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Local woman, whose voice touches hearts, has stellar reputation on famous opera stages

by: POST PHOTO: JIM HART - POST PHOTO: JIM HART During her practice time, Portland Opera singer Allison Robertson only plays the melody notes on a piano while she is singing, but her amazing voice comes across with as much resonant vibrato, tonal color and the thrust needed for any musical climax as if she had returned to a New York City stage.A prophetic 5-year-old Allison Robertson predicted she would become an opera star.

That goal for the little girl, ready for kindergarten in Connecticut, was more than a prediction. It was a foretaste of her life. Singing was so important to the little girl that she was allowed to sing at her kindergarten graduation.

For some reason, the child knew her voice would develop into a vibrant tool that would reach out and touch people’s emotions and spirits.

A couple of decades later, Allison Robertson of Boring has achieved her goal. She’s a member of the Portland Opera Company — a full-fledged member of the American Guild of Musical Artists.

Walking the walk

The path Robertson traveled — from Connecticut to East Coast undergrad universities, to entering a master’s degree program in vocal performance at the New England Conservatory of Music along with several European tours and famous New York City venues all the way to the Portland stage — was challenging and long.

Her dedication to a youthful vision of standing at center-stage enveloped with the sounds of a full orchestra gave Robertson energy to charge ahead — taking no prisoners on the path.

by: CONTRIBUTED PHOTO: BETH BERGMAN  - CONTRIBUTED PHOTO: BETH BERGMAN  In the role of Dorabella in Mozart's Cosi fan tutte, Allison Robertson tries to resist the romantic passes of Guglielmo.Looking back at her route toward stardom brings to her mind many highlights — times when doors opened after she won several national competitions, including the professional division of the National Association of Teachers of Singing in 2006 and a semifinalist award at The American Prize vocal competition in 2011; sharing the opera stage with well-known professionals; studying under teachers with international reputations; appearing on the stage of the Palace Theatre at the Stamford (Conn.) Center for the Arts; singing in Italian and Latin during a private audience with Pope John Paul II; and joining the Manhattan Chamber Opera as well as singing the dramatic role of Suzuki in “Madama Butterfly” in New York City, a role for which she received several glowing reviews.

Slowing down

But after so many years of competition in auditions — and the killer politics that darkens the spotlights — Robertson’s energy, tenacity and patience waned.

Although she was at the top of her career in what she called the “rat race” in New York City, she kept remembering her trips to Oregon to visit her best friend. Mount Hood and the surrounding natural environment were so different from the big city; the rural life was calling.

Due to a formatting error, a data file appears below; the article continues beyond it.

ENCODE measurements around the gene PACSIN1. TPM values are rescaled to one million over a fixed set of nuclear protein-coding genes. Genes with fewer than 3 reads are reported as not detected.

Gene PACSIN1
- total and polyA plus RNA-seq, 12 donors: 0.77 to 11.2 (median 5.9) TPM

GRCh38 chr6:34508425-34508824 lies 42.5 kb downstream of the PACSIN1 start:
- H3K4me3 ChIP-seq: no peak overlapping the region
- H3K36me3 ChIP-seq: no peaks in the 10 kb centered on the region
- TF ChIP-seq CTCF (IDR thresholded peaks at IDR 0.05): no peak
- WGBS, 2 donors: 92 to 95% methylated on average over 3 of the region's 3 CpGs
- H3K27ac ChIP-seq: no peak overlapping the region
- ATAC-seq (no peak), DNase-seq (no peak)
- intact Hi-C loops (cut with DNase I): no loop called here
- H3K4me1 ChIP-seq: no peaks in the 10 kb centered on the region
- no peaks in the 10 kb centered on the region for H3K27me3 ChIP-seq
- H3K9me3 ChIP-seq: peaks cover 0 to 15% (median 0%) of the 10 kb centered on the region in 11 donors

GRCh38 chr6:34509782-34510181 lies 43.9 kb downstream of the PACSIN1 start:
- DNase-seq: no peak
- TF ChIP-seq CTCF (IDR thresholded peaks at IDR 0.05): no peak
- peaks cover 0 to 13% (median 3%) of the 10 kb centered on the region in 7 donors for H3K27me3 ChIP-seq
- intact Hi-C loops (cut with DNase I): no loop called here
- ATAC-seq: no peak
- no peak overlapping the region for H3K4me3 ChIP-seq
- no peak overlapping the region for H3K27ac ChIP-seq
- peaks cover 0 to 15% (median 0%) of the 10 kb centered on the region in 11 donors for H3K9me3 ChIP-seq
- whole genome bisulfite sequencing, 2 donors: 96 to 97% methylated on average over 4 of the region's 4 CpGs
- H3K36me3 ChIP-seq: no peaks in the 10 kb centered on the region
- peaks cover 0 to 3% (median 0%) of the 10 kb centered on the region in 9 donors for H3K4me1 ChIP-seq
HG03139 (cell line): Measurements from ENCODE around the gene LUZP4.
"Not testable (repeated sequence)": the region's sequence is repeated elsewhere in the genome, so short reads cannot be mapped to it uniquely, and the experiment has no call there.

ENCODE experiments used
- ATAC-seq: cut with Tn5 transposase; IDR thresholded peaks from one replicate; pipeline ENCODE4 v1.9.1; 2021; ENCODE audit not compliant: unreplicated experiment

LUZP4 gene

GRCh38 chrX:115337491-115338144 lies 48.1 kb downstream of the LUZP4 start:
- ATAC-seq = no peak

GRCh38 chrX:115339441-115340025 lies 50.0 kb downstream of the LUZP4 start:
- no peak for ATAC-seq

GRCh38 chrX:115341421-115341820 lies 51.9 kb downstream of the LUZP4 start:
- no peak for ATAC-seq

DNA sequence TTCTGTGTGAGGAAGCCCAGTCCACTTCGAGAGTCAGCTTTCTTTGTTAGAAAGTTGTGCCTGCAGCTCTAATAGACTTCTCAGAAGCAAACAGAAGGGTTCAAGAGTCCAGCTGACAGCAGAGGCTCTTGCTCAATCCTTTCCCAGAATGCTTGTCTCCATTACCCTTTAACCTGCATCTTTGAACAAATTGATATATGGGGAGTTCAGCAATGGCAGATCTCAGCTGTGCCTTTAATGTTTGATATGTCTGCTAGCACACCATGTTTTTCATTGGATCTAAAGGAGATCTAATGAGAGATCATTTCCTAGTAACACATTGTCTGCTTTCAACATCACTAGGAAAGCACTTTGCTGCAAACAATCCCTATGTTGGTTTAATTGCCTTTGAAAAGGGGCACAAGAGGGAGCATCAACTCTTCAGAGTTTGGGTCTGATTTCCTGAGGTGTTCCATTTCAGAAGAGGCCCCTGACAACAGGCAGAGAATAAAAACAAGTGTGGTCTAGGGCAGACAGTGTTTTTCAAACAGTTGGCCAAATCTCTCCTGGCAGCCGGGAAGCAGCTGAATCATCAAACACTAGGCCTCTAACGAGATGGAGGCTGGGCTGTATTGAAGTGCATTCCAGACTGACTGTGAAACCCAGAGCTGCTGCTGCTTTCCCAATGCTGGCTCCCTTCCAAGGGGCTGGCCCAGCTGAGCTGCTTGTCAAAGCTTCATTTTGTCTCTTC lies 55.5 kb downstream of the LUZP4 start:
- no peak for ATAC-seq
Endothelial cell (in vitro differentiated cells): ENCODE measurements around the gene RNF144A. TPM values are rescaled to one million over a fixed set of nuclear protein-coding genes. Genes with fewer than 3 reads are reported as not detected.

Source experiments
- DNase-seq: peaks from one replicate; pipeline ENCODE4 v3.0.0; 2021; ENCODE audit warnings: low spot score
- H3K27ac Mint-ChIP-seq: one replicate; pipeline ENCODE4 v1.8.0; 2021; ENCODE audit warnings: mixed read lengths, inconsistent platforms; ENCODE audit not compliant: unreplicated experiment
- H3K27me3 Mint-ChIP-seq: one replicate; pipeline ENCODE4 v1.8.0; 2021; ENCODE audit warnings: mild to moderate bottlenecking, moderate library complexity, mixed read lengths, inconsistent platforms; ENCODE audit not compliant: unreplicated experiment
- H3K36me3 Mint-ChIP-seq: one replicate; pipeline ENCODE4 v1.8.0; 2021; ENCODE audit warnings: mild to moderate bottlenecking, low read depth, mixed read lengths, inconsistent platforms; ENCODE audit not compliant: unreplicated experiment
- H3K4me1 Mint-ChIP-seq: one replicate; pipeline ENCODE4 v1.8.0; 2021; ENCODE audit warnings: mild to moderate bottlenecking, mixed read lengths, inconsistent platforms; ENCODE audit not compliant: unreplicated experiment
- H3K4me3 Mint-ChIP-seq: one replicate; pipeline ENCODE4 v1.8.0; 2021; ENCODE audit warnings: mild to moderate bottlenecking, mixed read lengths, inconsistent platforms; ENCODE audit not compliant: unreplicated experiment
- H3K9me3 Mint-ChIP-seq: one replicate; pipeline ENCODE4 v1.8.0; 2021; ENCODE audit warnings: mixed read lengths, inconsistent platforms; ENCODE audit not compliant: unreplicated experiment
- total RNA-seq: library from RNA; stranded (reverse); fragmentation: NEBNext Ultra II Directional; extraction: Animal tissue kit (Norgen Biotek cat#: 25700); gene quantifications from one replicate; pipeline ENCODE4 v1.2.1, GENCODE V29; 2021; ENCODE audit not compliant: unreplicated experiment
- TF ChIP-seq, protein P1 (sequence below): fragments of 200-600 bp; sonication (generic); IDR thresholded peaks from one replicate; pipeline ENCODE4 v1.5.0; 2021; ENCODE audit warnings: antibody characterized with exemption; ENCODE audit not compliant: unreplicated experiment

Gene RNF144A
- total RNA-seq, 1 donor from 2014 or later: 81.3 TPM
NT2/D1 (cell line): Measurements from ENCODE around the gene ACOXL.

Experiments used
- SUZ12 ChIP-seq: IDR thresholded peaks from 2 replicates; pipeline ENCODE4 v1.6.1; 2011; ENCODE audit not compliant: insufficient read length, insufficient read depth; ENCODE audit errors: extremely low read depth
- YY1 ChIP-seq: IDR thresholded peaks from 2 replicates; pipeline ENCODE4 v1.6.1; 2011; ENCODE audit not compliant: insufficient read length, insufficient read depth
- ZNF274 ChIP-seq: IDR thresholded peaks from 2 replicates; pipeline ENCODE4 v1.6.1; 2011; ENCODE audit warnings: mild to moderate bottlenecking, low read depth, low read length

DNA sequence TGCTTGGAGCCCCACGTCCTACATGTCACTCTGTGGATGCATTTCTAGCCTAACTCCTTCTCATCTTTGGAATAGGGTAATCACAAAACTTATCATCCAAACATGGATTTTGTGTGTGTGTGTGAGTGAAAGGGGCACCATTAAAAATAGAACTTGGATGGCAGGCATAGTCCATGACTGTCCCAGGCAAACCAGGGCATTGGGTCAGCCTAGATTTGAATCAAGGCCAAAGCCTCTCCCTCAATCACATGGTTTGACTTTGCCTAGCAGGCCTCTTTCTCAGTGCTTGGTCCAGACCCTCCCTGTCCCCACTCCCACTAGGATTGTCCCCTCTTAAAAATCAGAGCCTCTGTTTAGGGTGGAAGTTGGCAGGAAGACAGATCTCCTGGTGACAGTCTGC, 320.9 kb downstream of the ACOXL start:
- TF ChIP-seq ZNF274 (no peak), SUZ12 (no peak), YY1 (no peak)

Is it the end?

About 18 months ago, she surrendered, “I’m done.”

“I always had the desire to move out (to Boring),” she said. “But I didn’t want to move until my vocal technique was secure.”

After moving to Miami to study under a master, she returned to New York to study under spinto soprano Valerie Sorel — another master with a wide-reaching reputation, who is Robertson’s current teacher.

That feeling of security in her technique came after several more roles, especially the dramatic roles that required acting as well as vocal skills.

Go west, young lady

Robertson’s pathway now led her to Oregon.

She found a peacefulness in the Pacific Northwest, but it couldn’t quiet her voice.

Singing with the Portland Symphonic Choir wasn’t the same as taking the stage in the role of Suzuki in “Madama Butterfly.” So in February 2012 she saw the printed notice of Portland Opera auditions.

“Fine, this is my last (audition),” she said. “I’ll do this one, and that’s it!”

When she went to the auditions, she was a bit depressed, thinking of the cutthroat politics of the East Coast. She had just recovered from the flu, and thought her voice was in “horrible condition.” She was judging herself harshly, but she sang anyway — a Mozart aria.

Passion burns again

“They actually loved it, and they hired me (for the 2012-13 season),” she said. “That rekindled my love and my perseverance for continuing to sing. I’m very grateful to Portland Opera because it has been a wonderful experience since day one.”

She’s also grateful to her parents and her grandfather, who taught her to persevere under all conditions.

“If it weren’t for their love and support,” she said, “I may have picked a different career.”

Life on the West Coast is as different as black from white when compared to her earlier years on the East Coast. Those years were definitely formative for Robertson, but stressful.

To her present abilities, she owes those early years in the spotlight, her many trips to Europe and Canada, her prestigious teachers and the competitive nature of her career.

As a mezzo-soprano with a wide range and a dramatic voice that fills any size theater, Robertson sings with passion and always attempts perfect pronunciation in French, German, Russian, Italian, Spanish, English and Latin.

Of late, she’s applied her skills and passion for singing to become a piano and voice teacher in Sandy, passing along the techniques that have carried her this far.

Robertson’s next performance for Portland Opera in May is Verdi’s “Falstaff,” and this summer for Opera Theater Oregon she’ll be one of any kid’s favorite animals in “The Cunning Little Vixen.”

Portland Opera Box Office can be reached at 503-241-1802.

Opera Theater Oregon is located at the Mission Theatre, 1624 N.W. Glisan St., Portland.

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